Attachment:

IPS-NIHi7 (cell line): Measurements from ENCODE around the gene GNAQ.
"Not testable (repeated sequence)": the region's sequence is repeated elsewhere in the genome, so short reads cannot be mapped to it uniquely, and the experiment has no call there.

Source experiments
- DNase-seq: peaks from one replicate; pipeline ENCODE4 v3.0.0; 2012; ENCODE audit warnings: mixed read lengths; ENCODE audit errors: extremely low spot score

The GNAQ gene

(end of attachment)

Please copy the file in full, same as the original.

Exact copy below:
IPS-NIHi7 (cell line): Measurements from ENCODE around the gene GNAQ.
"Not testable (repeated sequence)": the region's sequence is repeated elsewhere in the genome, so short reads cannot be mapped to it uniquely, and the experiment has no call there.

Source experiments
- DNase-seq: peaks from one replicate; pipeline ENCODE4 v3.0.0; 2012; ENCODE audit warnings: mixed read lengths; ENCODE audit errors: extremely low spot score

The GNAQ gene